two girls in cave
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Mammoth Cave National Park

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ranger with two Tuskegee Airmen
Two Tuskegee Airmen shared their stories with park rangers. (NPS photo)

buildings at Moton Field
Tuskegee's temperate climate made year-round training possible. (NPS photo)

the Skyway Club
The Skyway Club was open to all military personnel, offering officers and enlisted men a place to mingle in their off hours. (NPS photo)

airplane hangar at Moton FieldHomepage photo: Tour the interior of Hangar No. 1, where pilots learned to fly. (NPS photo)

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Tuskegee Airmen National Historic Site

We often marvel at comics and the silver screen for depicting cape-wearing heroes who save the world with super human strength and extraordinary powers. The Tuskegee Airmen, dressed with integrity, character and courage, are the real thing.

The Tuskegee Airmen National Historic Site, established in 1998 at Moton Field in Tuskegee, Alabama, tells the stories of the Tuskegee Airmen and their heroic actions during World War II.

The military selected Tuskegee to train pilots because of its commitment to aeronautical training and its local climate conducive to year-round flying. Moton Field was the place where young African-American men learned to fly, to become pilots and officers, and ultimately make history.

From this training ground, one of the most highly respected all African-American fighter groups of World War II emerged—despite segregation and prejudice. Also known as the “Red Tails,” the Tuskegee Airmen, together with the men and women who supported them, cleared the path for full integration of the U.S. military.

Join us for a visit. Your indoor and outdoor exploration spans over 41 acres, including several historic structures, cultural landscapes, and exhibits.

Upon arrival, a scenic overlook offers a panoramic view of the entire historical core. This area is perfect to relax, reflect, walk, or enjoy lunch. As you make your way to the property's core, you'll find strategically placed exhibits to help guide you as you explore the park at you own pace.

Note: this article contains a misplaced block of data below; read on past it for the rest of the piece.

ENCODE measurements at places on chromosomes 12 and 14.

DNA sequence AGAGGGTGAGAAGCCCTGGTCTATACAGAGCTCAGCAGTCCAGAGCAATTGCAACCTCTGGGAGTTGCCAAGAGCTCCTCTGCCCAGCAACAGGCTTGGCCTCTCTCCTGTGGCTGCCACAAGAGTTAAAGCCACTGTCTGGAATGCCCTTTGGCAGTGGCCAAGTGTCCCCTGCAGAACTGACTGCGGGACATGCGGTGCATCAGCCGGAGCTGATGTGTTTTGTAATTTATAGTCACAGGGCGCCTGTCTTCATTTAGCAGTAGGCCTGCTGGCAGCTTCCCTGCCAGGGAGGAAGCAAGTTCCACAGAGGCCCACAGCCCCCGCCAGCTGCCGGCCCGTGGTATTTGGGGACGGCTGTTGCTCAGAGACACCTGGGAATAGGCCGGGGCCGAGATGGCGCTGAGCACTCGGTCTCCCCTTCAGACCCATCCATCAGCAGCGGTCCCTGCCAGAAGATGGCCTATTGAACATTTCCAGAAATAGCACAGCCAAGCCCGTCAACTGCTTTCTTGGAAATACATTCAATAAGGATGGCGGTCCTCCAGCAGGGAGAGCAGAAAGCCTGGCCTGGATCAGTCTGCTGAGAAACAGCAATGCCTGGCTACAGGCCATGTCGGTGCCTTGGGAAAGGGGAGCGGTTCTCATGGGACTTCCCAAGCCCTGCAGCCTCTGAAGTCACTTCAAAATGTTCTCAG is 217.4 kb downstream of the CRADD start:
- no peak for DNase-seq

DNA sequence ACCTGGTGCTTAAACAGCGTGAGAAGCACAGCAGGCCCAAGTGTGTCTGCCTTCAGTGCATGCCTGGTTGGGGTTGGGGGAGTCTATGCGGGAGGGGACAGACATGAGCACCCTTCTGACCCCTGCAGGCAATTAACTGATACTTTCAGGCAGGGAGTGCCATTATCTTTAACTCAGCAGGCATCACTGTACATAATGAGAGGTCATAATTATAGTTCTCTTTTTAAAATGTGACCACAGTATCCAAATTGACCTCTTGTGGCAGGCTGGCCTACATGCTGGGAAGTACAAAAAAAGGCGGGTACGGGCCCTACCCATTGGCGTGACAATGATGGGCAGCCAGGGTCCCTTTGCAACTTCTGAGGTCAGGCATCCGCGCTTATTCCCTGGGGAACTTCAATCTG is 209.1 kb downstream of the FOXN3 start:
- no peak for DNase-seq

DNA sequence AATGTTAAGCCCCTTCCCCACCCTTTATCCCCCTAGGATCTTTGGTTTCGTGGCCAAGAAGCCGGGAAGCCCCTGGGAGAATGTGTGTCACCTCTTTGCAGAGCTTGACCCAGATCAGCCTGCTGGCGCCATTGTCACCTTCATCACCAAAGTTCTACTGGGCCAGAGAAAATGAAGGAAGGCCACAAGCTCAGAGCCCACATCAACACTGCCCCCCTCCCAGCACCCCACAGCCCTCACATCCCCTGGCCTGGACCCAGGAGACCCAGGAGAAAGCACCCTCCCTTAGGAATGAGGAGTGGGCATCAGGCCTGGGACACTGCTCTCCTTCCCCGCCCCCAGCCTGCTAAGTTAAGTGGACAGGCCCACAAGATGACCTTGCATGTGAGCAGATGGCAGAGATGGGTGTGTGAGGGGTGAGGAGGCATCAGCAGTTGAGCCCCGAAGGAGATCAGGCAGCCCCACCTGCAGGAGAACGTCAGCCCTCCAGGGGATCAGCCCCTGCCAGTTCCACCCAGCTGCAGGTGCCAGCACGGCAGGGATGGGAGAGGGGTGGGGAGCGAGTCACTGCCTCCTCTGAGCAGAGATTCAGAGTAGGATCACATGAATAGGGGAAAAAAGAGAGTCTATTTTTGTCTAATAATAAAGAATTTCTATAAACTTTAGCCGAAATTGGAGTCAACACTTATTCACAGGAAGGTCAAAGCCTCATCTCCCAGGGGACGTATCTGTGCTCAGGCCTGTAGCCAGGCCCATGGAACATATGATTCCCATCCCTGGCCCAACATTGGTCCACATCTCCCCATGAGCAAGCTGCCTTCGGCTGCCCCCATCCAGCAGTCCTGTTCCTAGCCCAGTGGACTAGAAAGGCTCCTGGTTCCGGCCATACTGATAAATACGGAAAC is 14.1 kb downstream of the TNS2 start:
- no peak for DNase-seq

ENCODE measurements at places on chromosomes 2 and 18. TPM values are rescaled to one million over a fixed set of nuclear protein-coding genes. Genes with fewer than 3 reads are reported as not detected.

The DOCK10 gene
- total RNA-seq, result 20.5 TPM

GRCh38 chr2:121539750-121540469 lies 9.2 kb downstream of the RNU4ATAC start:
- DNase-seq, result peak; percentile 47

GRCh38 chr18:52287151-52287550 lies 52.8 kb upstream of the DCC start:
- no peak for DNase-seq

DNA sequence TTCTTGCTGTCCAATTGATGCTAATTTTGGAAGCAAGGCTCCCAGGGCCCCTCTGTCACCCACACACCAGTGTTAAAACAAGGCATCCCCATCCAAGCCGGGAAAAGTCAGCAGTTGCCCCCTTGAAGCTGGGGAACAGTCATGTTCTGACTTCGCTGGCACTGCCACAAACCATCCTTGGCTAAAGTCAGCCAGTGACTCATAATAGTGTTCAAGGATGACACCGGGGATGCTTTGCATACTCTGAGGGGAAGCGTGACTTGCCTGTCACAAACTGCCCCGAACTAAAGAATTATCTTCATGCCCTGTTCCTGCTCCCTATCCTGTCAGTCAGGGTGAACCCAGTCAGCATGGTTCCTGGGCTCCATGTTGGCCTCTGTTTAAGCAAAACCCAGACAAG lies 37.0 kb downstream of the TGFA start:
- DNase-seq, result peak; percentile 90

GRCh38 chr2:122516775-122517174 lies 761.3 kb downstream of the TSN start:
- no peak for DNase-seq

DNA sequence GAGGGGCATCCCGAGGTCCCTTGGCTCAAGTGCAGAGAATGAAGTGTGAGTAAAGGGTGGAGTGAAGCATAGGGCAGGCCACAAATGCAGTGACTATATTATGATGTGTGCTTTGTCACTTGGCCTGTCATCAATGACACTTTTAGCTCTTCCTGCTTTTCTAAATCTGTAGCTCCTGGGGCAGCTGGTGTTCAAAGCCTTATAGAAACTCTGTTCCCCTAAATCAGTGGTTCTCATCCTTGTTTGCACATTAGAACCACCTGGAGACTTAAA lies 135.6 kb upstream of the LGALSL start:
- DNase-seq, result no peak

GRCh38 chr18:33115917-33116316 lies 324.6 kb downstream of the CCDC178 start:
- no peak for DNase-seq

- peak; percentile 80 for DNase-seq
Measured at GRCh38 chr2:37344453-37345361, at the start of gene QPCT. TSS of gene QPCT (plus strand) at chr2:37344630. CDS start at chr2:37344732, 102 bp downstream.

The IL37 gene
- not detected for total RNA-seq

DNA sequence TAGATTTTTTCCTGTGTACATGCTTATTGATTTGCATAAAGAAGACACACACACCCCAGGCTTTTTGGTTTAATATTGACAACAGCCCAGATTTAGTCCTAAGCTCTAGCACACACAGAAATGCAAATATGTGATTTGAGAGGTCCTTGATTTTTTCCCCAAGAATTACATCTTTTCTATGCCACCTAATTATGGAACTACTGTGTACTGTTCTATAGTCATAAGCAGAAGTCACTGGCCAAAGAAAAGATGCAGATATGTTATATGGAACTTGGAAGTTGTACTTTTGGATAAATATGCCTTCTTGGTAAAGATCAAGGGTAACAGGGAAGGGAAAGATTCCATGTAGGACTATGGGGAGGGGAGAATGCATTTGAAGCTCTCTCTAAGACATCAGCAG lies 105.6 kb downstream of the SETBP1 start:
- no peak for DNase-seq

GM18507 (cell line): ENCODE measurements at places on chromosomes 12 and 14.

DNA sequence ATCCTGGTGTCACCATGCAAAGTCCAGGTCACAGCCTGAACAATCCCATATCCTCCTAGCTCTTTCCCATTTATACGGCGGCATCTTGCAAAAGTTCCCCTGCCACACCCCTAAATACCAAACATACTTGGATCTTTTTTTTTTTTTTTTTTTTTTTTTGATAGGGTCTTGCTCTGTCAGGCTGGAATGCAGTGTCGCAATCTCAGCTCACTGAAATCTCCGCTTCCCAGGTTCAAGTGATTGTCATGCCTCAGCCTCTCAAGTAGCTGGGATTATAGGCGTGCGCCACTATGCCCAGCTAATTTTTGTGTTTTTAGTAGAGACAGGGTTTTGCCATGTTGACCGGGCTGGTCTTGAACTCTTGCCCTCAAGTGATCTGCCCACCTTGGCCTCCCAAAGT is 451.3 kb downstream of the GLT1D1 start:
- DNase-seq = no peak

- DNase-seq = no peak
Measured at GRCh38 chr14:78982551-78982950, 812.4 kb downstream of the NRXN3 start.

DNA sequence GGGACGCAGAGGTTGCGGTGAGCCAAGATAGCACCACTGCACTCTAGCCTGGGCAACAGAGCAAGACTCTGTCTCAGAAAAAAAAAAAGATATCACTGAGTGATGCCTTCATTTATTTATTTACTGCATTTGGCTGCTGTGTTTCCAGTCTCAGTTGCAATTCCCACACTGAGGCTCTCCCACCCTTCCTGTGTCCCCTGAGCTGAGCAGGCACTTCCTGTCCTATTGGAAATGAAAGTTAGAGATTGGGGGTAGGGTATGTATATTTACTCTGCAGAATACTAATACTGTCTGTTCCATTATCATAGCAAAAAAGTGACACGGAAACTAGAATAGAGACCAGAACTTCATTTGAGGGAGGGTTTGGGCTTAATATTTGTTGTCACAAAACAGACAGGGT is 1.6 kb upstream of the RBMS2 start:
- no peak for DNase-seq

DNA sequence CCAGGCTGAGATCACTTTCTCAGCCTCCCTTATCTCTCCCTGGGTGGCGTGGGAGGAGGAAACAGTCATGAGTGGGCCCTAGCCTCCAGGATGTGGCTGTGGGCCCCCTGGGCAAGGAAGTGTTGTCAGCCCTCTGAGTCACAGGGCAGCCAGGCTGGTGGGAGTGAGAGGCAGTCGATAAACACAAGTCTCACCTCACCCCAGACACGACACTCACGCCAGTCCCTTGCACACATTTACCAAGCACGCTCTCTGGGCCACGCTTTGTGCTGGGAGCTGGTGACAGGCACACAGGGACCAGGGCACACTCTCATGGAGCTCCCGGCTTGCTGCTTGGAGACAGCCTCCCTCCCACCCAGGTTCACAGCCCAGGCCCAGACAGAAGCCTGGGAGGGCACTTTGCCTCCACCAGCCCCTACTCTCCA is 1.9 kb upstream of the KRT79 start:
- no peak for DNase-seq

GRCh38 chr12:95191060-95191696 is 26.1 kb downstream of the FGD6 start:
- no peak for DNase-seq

The core consists of framed replicas of the Cadet House, an Army supply building, and the physical plant/engineer's office. Other standing structures include two airplane hangars, the Skyway Club, an auxiliary storage shed, the bath and locker house, and a warehouse/vehicle storage building.

Hangar No.1, completed in 1941, was the center of operations. Along its perimeter were briefing rooms, administrative offices and maintenance shops. Today, the space contains two main visitor areas, an orientation room and museum.

As you enter the orientation room, you'll find knowledgeable staff who can answer many of your questions. A four-minute video introduces viewers to the Tuskegee Airmen. The museum area houses replicas of two World War II era training aircraft. The room is filled with re-creations and period furnishings of maintenance operations, as well as the sights and sounds of 1940s Moton Field.

Hangar No. 2, completed in 1944 in response to expanding operations, was designed to include the control tower and parachute packing area. After renovation, the building will reopen in late 2013. It will offer contemporary exhibits that focus on the broader story of the Tuskegee Airmen. Visitors will find additional artifacts, a feature film, and oral histories of several pilots.

Whenever you visit, you'll find park staff who can answer questions and enhance your experience. You'll leave with a better understanding of these heroes—these warriors of the skies who fought for freedom and equality at home and aboard. Prepare to be inspired. Come fly with us, no cape required.

By Patricia Butts, Public Information Officer, Tuskegee Airmen National Historic Site